University-industry relationships in the life sciences: Implications for students and post-doctoral fellows

TitleUniversity-industry relationships in the life sciences: Implications for students and post-doctoral fellows
Publication TypeJournal Article
Year of Publication1987
AuthorsGluck, ME, Blumenthal, D, Stoto, MA
JournalResearch Policy
Volume16
Issue6
Pagination327-336
Publication Languageeng
ISSN Number00487333
KeywordsBIOLOGY , Environmental Sciences , MEDICINE , University/Industry Collaboration
AbstractGrowth in the industrial support of university research in the life sciences and more specifically in biotechnology has raised questions concerning its effects, both positive and negative, on the educational experiences of graduate students and post-doctoral fellows. A survey of 693 graduate students and post-doctoral fellows at six research intensive universities in the United States reveals that 19 percent of the responding students and fellows receive direct industry support for their research or training and that another 15 percent work with faculty advisors supported by industrial funds. On average students and fellows in this sample believe that the benefits of relationships with private firms outweigh the risks. In addition, students funded by private firms are more likely than those without industry connections to report patents resulting from their research. No relationship is found between industry support and young scientists' career plans or their rating of the quality of their educational experiences. However, the data suggest the existence of some risks: industry support is associated with fewer or delayed publications, inhibition of scientific communication on the part of some trainees, and some restrictions on students' and fellows' research. In a few cases, students are supported by funds from companies in which faculty advisors hold equity, a situation that creates potential conflicts of interest for students' mentors. To protect students, university administrators must monitor the relationships with industry that give rise to these potential problems. Future research into industrial support of research and training is needed to extend these results.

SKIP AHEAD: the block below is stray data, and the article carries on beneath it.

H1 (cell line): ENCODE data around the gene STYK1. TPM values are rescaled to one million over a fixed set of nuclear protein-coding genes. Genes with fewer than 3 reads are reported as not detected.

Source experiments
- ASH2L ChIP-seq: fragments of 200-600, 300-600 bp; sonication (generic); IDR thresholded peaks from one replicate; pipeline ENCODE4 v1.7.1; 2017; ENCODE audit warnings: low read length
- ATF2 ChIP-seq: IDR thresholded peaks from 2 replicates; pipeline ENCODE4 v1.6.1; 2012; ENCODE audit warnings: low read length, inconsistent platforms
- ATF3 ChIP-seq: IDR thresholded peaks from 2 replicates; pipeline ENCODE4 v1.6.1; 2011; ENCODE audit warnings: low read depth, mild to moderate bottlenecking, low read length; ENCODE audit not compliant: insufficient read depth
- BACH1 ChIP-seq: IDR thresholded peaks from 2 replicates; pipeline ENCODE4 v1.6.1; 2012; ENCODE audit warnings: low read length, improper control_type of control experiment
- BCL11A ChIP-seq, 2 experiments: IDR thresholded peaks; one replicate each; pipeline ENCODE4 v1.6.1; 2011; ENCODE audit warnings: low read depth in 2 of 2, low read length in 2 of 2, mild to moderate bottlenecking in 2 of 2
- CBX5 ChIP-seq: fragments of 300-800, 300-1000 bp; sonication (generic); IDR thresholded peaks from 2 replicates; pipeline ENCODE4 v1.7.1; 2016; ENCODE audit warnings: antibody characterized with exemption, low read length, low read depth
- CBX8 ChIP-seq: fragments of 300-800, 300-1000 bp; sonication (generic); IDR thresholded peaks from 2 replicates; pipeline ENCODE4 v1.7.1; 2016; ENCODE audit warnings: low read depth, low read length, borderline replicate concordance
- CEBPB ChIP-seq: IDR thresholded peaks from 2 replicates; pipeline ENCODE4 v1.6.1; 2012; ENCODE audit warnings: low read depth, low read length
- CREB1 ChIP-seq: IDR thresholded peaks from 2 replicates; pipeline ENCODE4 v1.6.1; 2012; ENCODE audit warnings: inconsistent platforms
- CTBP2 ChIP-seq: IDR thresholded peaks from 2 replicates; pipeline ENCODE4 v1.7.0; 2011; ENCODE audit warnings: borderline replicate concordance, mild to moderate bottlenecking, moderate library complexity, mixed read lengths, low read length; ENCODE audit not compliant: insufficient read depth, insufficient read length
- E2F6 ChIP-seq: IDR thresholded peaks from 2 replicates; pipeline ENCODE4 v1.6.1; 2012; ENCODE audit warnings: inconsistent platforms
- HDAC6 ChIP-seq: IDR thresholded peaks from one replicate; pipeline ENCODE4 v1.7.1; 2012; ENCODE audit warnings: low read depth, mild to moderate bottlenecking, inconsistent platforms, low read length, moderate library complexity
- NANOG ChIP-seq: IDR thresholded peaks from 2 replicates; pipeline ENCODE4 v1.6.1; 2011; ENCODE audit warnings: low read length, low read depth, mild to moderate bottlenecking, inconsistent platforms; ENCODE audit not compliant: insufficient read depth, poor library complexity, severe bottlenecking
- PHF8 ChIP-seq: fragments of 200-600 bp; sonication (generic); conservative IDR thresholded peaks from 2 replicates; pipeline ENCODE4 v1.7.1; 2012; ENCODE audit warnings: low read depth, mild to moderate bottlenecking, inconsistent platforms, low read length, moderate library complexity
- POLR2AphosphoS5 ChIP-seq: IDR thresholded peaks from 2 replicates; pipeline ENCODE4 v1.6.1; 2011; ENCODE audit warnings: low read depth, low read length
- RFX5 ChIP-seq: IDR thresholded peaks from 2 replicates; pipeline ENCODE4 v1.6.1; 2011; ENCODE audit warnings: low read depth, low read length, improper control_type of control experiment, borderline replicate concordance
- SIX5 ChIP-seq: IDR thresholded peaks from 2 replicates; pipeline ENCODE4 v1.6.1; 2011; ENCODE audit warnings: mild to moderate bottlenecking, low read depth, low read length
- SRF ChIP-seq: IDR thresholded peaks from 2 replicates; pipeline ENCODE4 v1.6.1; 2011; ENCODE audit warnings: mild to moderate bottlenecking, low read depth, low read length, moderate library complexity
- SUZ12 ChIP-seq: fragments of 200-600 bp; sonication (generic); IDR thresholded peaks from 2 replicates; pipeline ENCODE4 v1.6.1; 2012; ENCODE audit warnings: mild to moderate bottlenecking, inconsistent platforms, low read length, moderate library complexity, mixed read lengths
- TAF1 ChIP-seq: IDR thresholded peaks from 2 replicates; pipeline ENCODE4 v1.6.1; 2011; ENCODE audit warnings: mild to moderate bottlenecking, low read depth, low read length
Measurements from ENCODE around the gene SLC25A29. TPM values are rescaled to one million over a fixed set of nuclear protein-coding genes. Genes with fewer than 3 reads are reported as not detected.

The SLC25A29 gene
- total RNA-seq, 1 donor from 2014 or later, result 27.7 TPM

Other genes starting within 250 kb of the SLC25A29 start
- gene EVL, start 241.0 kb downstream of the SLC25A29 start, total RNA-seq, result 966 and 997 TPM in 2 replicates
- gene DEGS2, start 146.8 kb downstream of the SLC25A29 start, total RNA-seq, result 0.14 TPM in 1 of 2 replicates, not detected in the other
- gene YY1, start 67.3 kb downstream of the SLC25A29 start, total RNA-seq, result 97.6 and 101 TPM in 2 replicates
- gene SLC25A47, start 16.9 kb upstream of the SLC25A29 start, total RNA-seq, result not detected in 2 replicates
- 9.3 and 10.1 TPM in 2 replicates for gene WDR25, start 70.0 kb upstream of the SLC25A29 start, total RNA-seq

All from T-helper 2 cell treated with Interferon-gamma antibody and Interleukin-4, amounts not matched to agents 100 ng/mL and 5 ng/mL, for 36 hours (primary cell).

URLhttp://www.sciencedirect.com/science/article/B6V77-45D0PXN-24/2/0a800a14a4cb099a7796ff7db453f6b3
DOI10.1016/0048-7333(87)90018-7
Short TitleUniversity-industry relationships in the life sciences: Implications for students and post-doctoral fellows
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